On April 3, 1974, an F5 tornado tore through the heart of Zenia, Ohio, killing 33 people and injuring more than 1,300, destroying or damaging more than 1,400 buildings. Within hours Brethren Disaster Ministries called for volunteers. Myron Zerger received the call in Dearborn Mich.
Within hours, without fuss nor fanfare, Zerger was heading south to help rebuild the community. He had spent the prior Christmas in Homestead, Fla., rebuilding after an F2 tornado and would go on to assist in Goshen, Ind., in the “Palm Sunday” tornado outbreak in 1965.
Myron Zerger, peace activist, teacher, father and grandfather, died on Jan. 5, 2021. His son, Tom Zerger, said the cause was a wonderful, long-lived life. A memorial service will be held at a later date.
Myron was born Dec. 2, 1929, to Peter E. and Viola A. Flickner Zerger on the family farm near Elyria, Kan., a community deeply rooted in the Mennonite Church. The Mennonite church, one of the historic “Peace Churches” of the United States teaches the principals of service, tithing and peace.
Zerger’s deep spiritual commitment informed his character and life choices. He was a conscientious objector to the Korean War, performing alternative service at Brooklane Farm, a mental health facility in Hagerstown, Md., owned and operated by the Mennonite Central Committee.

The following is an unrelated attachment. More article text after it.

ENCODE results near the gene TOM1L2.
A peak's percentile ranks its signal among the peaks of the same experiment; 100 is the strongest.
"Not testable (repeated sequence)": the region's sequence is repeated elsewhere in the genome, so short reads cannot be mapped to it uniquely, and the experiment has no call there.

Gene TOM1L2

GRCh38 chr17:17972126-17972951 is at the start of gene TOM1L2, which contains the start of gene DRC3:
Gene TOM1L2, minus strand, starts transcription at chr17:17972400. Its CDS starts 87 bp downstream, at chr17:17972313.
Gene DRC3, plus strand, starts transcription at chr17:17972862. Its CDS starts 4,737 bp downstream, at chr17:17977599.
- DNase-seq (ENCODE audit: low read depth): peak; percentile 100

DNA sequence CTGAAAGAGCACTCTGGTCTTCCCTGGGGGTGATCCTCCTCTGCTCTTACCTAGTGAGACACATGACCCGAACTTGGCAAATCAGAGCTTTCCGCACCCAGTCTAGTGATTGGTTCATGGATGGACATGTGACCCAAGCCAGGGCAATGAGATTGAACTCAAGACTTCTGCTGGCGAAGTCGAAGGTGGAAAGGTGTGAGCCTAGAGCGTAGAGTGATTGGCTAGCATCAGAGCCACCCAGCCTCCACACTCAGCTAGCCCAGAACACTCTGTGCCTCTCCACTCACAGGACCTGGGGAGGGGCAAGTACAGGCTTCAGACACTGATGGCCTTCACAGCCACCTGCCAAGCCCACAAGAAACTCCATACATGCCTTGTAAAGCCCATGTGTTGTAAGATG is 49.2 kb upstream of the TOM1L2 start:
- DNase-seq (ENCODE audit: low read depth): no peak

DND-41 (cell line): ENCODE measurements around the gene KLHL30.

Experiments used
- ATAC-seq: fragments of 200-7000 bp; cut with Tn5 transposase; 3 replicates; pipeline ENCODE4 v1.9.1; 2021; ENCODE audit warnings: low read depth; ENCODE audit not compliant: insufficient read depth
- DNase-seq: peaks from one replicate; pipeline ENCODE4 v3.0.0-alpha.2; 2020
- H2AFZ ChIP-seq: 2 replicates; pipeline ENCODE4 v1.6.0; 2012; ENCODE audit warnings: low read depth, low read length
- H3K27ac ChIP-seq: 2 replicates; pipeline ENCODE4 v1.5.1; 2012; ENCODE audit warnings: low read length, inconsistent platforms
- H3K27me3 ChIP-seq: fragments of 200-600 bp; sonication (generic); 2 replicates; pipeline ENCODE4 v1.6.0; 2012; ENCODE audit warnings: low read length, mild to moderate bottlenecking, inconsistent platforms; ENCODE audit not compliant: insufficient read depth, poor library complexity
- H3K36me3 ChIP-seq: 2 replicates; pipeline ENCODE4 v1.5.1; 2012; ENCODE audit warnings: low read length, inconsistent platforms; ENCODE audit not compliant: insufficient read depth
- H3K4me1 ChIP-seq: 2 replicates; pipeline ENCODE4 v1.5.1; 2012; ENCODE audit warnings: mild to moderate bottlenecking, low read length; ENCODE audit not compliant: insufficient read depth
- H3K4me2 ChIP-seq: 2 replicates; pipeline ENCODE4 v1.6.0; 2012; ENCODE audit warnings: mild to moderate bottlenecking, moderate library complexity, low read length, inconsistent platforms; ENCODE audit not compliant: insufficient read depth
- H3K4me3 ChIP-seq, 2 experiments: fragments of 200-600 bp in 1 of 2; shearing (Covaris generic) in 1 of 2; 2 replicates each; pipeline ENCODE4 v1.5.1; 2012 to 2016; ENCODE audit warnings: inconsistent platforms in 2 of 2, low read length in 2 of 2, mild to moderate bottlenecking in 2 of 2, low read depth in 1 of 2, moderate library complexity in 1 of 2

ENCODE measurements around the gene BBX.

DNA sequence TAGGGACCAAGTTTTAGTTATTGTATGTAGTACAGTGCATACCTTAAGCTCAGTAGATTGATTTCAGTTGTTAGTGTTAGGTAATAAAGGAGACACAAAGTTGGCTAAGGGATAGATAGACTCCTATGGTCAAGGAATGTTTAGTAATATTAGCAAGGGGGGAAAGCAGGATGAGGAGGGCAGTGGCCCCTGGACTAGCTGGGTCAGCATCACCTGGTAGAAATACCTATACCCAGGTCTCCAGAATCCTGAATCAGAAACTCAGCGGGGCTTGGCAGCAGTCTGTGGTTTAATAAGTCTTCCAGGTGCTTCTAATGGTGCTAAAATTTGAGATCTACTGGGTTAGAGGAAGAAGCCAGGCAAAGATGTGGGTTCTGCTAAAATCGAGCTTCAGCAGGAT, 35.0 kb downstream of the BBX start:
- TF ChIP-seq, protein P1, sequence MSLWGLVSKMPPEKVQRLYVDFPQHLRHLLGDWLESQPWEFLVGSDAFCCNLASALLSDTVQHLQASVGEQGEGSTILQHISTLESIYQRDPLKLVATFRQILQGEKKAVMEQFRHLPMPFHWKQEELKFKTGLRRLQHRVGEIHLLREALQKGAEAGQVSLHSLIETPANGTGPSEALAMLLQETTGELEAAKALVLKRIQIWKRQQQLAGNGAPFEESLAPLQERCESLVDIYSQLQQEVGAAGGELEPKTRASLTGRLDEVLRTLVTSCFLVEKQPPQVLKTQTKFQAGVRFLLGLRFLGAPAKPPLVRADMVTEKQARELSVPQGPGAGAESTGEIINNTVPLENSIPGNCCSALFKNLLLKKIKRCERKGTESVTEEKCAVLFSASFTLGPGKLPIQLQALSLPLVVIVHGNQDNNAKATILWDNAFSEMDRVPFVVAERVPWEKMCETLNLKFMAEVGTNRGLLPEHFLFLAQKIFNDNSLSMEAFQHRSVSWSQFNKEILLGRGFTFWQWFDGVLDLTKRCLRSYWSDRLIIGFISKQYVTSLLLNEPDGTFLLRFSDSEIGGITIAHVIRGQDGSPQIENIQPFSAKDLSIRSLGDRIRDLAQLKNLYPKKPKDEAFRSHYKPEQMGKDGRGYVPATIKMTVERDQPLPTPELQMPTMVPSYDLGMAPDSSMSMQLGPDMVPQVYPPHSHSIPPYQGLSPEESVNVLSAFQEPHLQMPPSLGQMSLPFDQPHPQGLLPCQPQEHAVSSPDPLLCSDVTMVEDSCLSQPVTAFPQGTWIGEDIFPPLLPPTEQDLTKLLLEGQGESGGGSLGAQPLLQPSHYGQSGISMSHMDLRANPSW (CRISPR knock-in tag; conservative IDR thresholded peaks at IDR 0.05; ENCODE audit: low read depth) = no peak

It was there that he met his wife, Ardis Brenneman, of Kalona, Iowa, a nurse at the facility. They married on April 30, 1954, at East Union Mennonite Church, Kalona.
Zerger taught science and math in the Dearborn Public Schools for over three decades, where he also coached football. Myron and Ardis raised four children: Nadine, Peter, Tom and Jennifer. The family spent their summers camping throughout the country, collecting rocks with the Dearborn Rock Club. Throughout his entire life, Zerger donated 25% of his teacher’s salary to his church, environmental and peace groups.
His commitment to peace and social justice led him to Nicaragua and Guatamala from 1990—2010, on peace delegations in opposition to U.S. support for right wing movements in Central America. In later years, Myron traveled to Alaska with the “New Communities Project,” in order to learn from the Indigenous communities.
Throughout their lives, Myron and Ardis advocated on behalf of people living with mental health issues and worked tirelessly to remove the stigma of mental illness. The couple regularly made surprise visits to Northville Psychiatric Hospital monitoring the facility conditions. They served as presidents of the Dearborn Chapter of NAMI (National Alliance on Mental Illness).
After Myron’s death, his son Tom found a small scrap of paper in his wallet with faded hand writing that perfectly described Myron Zerger:
7 Faces of Intention.
1. Be Creative
2. Be Kind
3. Be Love
4. Be Beauty
5. Be Ever Expansive
6. Be Abundant
7. Be Receptive and Peaceful
Survivors include children: Nadine Zerger of Goshen, Ind., Peter Zerger of Livonia, Mich., Thomas Zerger of Dearborn, Mich., and Jennifer Brown (Zerger) of Mt. Clemens, Mich.; grandchildren: Alisha, Jordon and Nicole, Ardis and Cora; great-grandchildren: Karsten, Richie, Ariana and Mason Myron.
Memorial gifts should be directed to NAMI of Metro Detroit: http:nami:metro.org/ or Living Peace Church of the Brethren. 684 Deer St., Plymouth, MI 48170